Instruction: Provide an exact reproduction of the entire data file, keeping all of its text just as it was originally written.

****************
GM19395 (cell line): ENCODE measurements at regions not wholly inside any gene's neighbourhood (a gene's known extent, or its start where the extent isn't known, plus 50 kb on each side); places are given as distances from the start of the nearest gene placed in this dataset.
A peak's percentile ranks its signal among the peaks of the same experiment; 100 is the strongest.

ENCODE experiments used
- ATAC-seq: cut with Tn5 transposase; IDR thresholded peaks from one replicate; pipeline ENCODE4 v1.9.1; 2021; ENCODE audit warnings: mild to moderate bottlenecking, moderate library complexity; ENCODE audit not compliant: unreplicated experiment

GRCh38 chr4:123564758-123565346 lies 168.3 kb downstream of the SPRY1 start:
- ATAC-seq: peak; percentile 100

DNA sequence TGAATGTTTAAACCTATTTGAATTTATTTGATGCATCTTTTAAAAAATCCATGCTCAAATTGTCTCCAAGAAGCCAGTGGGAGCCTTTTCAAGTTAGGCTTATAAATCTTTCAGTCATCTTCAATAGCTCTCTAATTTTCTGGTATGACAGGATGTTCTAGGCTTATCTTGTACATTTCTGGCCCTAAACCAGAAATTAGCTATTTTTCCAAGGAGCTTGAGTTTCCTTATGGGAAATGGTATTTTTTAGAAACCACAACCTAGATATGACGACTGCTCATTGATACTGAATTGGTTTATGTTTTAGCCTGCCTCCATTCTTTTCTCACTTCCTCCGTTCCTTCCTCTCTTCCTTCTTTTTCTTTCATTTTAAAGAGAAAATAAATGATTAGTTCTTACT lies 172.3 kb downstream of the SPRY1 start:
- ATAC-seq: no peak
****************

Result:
GM19395 (cell line): ENCODE measurements at regions not wholly inside any gene's neighbourhood (a gene's known extent, or its start where the extent isn't known, plus 50 kb on each side); places are given as distances from the start of the nearest gene placed in this dataset.
A peak's percentile ranks its signal among the peaks of the same experiment; 100 is the strongest.

ENCODE experiments used
- ATAC-seq: cut with Tn5 transposase; IDR thresholded peaks from one replicate; pipeline ENCODE4 v1.9.1; 2021; ENCODE audit warnings: mild to moderate bottlenecking, moderate library complexity; ENCODE audit not compliant: unreplicated experiment

GRCh38 chr4:123564758-123565346 lies 168.3 kb downstream of the SPRY1 start:
- ATAC-seq: peak; percentile 100

DNA sequence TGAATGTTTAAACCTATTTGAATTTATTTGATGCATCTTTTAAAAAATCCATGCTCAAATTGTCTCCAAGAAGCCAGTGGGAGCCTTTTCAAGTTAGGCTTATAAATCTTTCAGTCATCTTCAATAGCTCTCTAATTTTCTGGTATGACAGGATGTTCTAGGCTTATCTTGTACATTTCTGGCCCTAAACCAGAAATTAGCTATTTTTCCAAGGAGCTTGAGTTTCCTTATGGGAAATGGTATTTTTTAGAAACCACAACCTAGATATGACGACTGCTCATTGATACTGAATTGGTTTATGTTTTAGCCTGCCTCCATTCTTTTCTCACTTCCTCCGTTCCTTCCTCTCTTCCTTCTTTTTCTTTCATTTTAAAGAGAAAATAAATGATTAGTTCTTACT lies 172.3 kb downstream of the SPRY1 start:
- ATAC-seq: no peak